luni, 15 septembrie 2008



Sylvester's trademark was his sloppy, stridulating lisp. In his autobiography, That's Not All Folks!, voice actor Mel Blanc stated that Sylvester's voice is based on that of Daffy Duck, plus the even-more-slobbery lisp, and minus the post-production speed-up that was done with Daffy's. Conventional wisdom is that Daffy's lisp, and hence also Sylvester's, were based on producer Leon Schlesinger's. However, Blanc made no such claim. He said that marire penis Daffy's lisp was based on him having a long beak, and that he borrowed the voice for Sylvester. He also pointed out that, minus the lisp, Sylvester's voice was fairly close to his own (a claim that his son Noel Blanc has confirmed). In addition, director Bob Clampett, in a 1970 Funnyworld interview, agreed with Blanc's account concerning Schlesinger.
To emphasize the lisp, as with Daffy's catchphrase "You're desthpicable", Sylvester's trademark exclamation is "Sufferin’ succotash!", which is said to be a minced oath/euphemism of "Suffering Savior".
Prior to Sylvester's appearance in the cartoons, Blanc voiced a character named Sylvester on The Judy Canova Show using the voice that would eventually become associated with the cat.
Sylvester is a tuxedo cat who shows much pride in himself, and never gives up. Despite (or perhaps because of) his pride and persistence, Sylvester was, with rare exceptions, placed squarely on the "loser" side of the Looney Tunes winner/loser hierarchy. His character was basically that of Wile E. Coyote while he was chasing mice or birds. (One cartoon episode The Wild Chase paired Sylvester and Wile E. Coyote against the Road Runner and Speedy Gonzales. In the end both Sylvester and Wile E. fail as usual.) He shows a different character when paired with Porky Pig in explorations of spooky places, in which he doesn't speak as a scaredy cat. (In these cartoons, he basically plays the terrified Costello to Porky's oblivious Abbott.) He also appears in a handful of cartoons with Elmer Fudd, most notably in a series of cartoons underwritten by the Alfred P. Sloan Foundation extolling the American economic system.
Perhaps Sylvester's most developed role is in a series of Robert McKimson-directed shorts, in which the character is a hapless mouse-catching instructor to his dubious son, Sylvester Junior, with the "mouse" being a powerful baby kangaroo which he constantly mistakes for a "king-size mouse". His alternately confident and bewildered episodes bring his son to shame, while Sylvester himself is reduced to nervous breakdowns.
Sylvester also had atypical roles in a few cartoons:
• Kitty Kornered (1946), a Bob Clampett cartoon in which a black-nosed, yellow-eyed Sylvester was teamed with three other cats to oust homeowner Porky Pig.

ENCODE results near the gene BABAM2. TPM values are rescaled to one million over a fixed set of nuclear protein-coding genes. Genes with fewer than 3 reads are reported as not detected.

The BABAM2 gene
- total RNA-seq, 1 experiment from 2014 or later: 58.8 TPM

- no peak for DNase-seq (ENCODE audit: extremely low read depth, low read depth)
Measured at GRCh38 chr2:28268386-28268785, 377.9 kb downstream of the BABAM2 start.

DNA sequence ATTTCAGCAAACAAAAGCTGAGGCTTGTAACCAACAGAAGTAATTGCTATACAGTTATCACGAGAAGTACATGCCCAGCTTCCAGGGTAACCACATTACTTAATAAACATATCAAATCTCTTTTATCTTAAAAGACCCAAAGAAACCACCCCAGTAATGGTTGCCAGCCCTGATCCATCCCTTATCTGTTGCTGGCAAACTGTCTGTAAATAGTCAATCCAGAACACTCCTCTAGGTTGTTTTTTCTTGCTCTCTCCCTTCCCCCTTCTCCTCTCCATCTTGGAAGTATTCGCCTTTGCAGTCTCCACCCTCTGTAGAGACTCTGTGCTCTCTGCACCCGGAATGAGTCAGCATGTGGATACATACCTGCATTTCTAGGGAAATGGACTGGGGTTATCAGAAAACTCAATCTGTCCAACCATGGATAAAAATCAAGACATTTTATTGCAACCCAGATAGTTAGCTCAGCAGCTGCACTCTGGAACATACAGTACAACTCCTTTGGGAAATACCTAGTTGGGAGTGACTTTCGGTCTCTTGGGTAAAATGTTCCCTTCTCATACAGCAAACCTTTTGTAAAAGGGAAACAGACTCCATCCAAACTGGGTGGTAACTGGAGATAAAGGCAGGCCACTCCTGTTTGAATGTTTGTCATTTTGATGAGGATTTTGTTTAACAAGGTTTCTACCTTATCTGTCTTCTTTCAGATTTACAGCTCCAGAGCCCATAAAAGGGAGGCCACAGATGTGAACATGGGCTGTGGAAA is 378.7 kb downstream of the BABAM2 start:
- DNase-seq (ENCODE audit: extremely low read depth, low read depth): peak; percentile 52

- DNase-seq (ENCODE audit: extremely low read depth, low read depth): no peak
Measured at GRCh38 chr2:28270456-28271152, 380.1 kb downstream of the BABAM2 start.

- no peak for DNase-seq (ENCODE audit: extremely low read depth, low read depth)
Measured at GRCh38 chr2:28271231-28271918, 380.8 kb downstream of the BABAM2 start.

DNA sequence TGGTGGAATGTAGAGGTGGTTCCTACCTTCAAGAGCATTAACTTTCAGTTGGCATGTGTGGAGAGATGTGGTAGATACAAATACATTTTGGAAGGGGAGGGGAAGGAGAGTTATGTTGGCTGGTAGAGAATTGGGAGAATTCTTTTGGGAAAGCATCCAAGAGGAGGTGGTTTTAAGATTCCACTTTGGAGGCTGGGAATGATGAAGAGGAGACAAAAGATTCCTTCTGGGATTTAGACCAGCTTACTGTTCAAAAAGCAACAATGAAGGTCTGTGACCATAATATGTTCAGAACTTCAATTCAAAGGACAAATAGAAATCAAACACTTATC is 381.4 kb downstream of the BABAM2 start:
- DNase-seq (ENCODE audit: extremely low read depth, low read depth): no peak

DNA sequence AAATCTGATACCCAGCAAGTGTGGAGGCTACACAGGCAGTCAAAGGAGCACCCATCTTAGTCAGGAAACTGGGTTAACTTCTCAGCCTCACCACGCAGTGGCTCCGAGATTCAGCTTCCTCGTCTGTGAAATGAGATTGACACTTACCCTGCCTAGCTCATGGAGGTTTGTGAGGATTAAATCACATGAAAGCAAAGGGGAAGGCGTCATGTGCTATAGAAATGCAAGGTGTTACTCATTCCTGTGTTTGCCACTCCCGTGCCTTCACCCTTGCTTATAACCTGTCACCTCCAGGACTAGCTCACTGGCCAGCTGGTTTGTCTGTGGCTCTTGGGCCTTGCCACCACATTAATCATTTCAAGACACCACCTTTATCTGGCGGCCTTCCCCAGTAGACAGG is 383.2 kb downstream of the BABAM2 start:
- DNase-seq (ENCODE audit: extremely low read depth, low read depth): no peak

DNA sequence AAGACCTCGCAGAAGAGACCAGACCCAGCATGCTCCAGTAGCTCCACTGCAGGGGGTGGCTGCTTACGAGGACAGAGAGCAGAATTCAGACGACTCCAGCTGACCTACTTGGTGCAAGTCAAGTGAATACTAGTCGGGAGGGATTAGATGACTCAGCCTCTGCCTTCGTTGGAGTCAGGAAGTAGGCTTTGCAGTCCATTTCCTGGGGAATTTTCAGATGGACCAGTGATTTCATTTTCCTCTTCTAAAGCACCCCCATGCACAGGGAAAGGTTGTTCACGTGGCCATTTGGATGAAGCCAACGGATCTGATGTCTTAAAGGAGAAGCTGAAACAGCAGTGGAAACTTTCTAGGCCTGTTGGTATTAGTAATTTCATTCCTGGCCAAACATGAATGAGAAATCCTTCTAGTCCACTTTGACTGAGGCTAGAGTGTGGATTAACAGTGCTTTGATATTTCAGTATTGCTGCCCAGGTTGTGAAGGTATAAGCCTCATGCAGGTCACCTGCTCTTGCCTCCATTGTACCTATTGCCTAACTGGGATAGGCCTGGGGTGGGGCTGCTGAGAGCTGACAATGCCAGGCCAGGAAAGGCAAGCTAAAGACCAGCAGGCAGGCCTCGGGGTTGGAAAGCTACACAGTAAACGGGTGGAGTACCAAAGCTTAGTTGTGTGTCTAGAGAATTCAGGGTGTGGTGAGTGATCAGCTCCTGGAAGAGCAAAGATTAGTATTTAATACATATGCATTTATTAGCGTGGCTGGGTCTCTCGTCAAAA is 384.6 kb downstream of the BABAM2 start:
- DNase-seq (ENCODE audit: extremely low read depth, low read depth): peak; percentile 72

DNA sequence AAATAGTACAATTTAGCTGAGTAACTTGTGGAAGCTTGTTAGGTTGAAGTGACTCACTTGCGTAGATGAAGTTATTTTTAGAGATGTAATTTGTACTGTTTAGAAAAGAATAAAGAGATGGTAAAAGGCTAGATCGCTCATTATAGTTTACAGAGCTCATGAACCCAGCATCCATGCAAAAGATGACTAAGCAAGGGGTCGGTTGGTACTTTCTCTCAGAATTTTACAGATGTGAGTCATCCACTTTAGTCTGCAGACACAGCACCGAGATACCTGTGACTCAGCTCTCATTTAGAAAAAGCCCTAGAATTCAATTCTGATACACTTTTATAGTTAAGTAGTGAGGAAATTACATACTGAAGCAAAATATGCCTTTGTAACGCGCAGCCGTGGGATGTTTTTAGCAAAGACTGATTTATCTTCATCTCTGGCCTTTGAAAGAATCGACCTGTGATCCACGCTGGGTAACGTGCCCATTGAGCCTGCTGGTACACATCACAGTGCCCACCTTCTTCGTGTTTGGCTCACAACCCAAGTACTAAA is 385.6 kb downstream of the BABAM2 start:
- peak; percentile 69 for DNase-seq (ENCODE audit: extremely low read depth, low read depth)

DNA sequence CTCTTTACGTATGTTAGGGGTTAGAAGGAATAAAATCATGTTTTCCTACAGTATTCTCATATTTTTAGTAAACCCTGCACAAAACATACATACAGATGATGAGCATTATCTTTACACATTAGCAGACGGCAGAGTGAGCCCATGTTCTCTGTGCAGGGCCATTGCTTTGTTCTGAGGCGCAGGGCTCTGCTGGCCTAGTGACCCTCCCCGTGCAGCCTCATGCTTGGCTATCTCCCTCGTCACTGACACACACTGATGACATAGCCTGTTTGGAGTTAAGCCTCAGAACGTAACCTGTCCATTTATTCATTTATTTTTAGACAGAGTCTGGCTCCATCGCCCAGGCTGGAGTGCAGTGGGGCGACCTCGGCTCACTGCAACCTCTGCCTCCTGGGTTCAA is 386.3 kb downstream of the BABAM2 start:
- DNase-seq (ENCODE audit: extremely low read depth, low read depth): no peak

• Back Alley Op-Roar (1948), a Friz Freleng cartoon (actually a remake of the 1941 short Notes To You) wherein Sylvester pesters the sleep-deprived Elmer Fudd by performing several amazing musical numbers in the alley (and even a sweet lullaby ("go to sleep...go to sleep...close your big bloodshot eyes...") to temporarily ease Elmer back to the dream world ... if only temporarily.
• The Scarlet Pumpernickel (1950), a Chuck Jones cartoon in which Sylvester plays the Basil Rathbone-like villain to Daffy Duck's Errol Flynn-esque hero.
In the 1970s and 1980s, Sylvester appeared in various Warner Bros. television specials, and remaining in the 1980s, he appeared in the feature-film compilations.
In the television series Tiny Toon Adventures, Sylvester appeared as the mentor of Furrball. The character also starred in The Sylvester and Tweety Mysteries. In the series, he plays the narrator in the beginning of episodes.
In Loonatics Unleashed Sylvester's descendent is Sylth Vester, a hitman hired by the villain, Queen Granicus to kill the Royal Tweetums so she won't have to lose her throne. Despite his best efforts he's beaten by the Loonatics. Later on the series, it is shown that he's not entirely a bad guy, for he helped the Loonatics finding the Royal Tweetums (who was hidden) and fighting against Optimatus and Deuce's, and their plan to take over the Universe. Just like his ancestor, Sylth Vester tries to kill Tweety's descendant, using all kinds of tricks.
In 1985, Sylvester could be heard in an episode of the game show Press Your Luck. Host Peter Tomarken had earlier incorrectly credited his catchphrase "Suffering Succotash!" to Daffy Duck. Even though all three contestants had correctly answered "Sylvester," they were ruled incorrect. In a segment produced later and edited into the broadcast, Sylvester phoned Tomarken and told him, "Daffy Duck steals from me all the time." All three participants returned to compete in future episodes.
Sylvester has died the most out of any Looney Tunes character having died in "I Taw a Putty Tat", "Back Alley Op-Roar", "Peck Up Your Troubles", "Satan's Waitin'", "Mouse Mazurka", and "Tweet and Lovely".
Western Publications produced a comic book about Tweety and Sylvester entitled Tweety and Sylvester first in Dell Comics Four Color series #406, 489, and 524, then in their own title from Dell Comics, then later from Gold Key Comics (#1-102, 1963-72). In a Garfield cartoon, he made a cameo by sending Rosalina (Garfield) a love letter.


Sylvester J. Pussycat, Sr., or simply, Sylvester the Cat, or Sylvester is a fictional character, a three-time Academy Award-winning anthropomorphic cat who appears in more than 90 Looney Tunes and Merrie Melodies cartoons made from 1945 to 1966, often chasing Tweety Bird, Speedy Gonzales, or Hippety Hopper. The name "Sylvester" is a play on silvestris, the scientific name for the domestic cat species. The character debuted in Friz Freleng's Life With Feathers (1945). Freleng's 1947 cartoon Tweetie Pie was the first pairing of Tweety with Sylvester, and the Bob Clampett-directed Kitty Kornered (1946) was Sylvester's first pairing with Porky Pig.